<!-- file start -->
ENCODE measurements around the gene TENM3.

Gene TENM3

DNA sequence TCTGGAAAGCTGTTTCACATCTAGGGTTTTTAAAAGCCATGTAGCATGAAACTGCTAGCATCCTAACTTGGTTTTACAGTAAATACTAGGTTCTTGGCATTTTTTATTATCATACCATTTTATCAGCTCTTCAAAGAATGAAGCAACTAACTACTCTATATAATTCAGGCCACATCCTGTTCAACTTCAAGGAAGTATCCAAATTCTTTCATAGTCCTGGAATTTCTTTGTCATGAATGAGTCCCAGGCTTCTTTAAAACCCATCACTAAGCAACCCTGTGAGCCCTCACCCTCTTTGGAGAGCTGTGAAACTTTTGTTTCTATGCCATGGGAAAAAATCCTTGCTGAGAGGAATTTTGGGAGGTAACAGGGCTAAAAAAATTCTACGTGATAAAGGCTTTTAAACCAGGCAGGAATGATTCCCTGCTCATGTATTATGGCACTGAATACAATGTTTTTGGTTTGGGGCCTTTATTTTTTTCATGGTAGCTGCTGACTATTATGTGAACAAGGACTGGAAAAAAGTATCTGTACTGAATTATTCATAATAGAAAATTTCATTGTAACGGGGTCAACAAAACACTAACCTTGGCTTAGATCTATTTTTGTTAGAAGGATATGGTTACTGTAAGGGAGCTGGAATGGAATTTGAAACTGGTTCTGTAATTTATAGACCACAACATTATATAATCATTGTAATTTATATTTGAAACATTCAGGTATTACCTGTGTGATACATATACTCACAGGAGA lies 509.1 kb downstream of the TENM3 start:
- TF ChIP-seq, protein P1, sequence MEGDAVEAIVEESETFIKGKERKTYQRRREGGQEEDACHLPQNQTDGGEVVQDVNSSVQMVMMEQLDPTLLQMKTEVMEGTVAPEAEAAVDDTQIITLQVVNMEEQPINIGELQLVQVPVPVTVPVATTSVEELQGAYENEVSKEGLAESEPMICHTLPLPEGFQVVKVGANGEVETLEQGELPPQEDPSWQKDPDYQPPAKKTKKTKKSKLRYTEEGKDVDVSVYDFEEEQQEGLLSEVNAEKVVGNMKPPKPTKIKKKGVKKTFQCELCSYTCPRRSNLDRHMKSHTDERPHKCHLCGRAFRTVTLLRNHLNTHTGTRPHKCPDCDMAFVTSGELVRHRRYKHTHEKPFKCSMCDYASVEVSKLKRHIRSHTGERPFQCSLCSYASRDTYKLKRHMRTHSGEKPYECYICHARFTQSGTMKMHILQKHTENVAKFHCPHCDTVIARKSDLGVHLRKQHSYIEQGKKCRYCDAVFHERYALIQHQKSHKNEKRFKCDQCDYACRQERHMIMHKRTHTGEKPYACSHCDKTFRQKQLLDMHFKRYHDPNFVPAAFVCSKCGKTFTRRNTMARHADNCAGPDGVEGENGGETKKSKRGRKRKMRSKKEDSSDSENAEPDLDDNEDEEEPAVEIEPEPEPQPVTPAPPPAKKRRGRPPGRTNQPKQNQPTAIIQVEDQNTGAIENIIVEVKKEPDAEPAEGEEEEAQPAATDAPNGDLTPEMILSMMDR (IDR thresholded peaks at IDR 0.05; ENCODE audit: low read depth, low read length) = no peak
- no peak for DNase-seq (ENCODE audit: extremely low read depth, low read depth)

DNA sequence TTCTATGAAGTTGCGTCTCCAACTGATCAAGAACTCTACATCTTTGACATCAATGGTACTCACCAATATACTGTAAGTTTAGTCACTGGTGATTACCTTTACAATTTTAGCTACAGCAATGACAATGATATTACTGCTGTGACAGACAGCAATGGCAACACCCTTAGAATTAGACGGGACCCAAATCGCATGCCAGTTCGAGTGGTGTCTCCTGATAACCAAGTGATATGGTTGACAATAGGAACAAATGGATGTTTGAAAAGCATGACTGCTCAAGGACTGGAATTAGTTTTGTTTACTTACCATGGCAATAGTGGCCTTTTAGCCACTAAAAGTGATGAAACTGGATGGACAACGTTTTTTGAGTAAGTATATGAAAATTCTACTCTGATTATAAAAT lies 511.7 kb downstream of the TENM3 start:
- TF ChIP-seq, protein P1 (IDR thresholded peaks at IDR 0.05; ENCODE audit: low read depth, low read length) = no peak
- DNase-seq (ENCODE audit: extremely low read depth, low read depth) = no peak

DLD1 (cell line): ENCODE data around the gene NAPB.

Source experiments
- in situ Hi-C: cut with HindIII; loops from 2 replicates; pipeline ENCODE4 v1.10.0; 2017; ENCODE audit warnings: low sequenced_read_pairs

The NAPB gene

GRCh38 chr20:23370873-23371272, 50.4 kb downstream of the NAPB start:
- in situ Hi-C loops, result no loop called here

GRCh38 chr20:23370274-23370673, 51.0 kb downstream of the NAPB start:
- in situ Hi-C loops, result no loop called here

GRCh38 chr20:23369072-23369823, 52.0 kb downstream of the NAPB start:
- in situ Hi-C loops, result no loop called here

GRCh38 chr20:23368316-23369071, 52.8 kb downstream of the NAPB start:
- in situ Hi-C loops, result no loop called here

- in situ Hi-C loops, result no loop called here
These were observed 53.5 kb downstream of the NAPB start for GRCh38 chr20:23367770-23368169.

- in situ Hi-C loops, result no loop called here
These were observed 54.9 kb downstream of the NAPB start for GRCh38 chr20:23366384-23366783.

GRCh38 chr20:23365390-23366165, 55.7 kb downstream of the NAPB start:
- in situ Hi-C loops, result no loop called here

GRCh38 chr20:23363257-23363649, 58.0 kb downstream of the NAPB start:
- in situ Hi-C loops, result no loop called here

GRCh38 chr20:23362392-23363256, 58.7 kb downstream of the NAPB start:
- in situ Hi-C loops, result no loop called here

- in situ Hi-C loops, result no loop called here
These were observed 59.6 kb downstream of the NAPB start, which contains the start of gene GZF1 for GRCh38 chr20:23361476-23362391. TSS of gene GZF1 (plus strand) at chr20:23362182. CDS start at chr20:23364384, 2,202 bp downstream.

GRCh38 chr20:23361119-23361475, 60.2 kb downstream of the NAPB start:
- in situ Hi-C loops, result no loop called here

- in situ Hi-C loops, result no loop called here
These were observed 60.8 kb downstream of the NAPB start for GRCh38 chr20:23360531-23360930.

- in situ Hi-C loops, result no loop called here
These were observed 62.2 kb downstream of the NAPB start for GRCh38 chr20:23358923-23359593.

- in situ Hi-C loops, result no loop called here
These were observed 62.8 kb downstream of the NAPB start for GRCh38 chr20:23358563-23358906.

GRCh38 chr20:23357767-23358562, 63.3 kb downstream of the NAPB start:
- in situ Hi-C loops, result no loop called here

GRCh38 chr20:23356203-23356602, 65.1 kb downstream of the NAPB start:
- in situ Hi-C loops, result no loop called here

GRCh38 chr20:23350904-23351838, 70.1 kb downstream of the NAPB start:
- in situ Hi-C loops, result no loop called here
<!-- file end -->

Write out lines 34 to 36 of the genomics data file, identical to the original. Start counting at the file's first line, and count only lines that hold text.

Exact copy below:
- in situ Hi-C loops, result no loop called here

- in situ Hi-C loops, result no loop called here
These were observed 60.8 kb downstream of the NAPB start for GRCh38 chr20:23360531-23360930.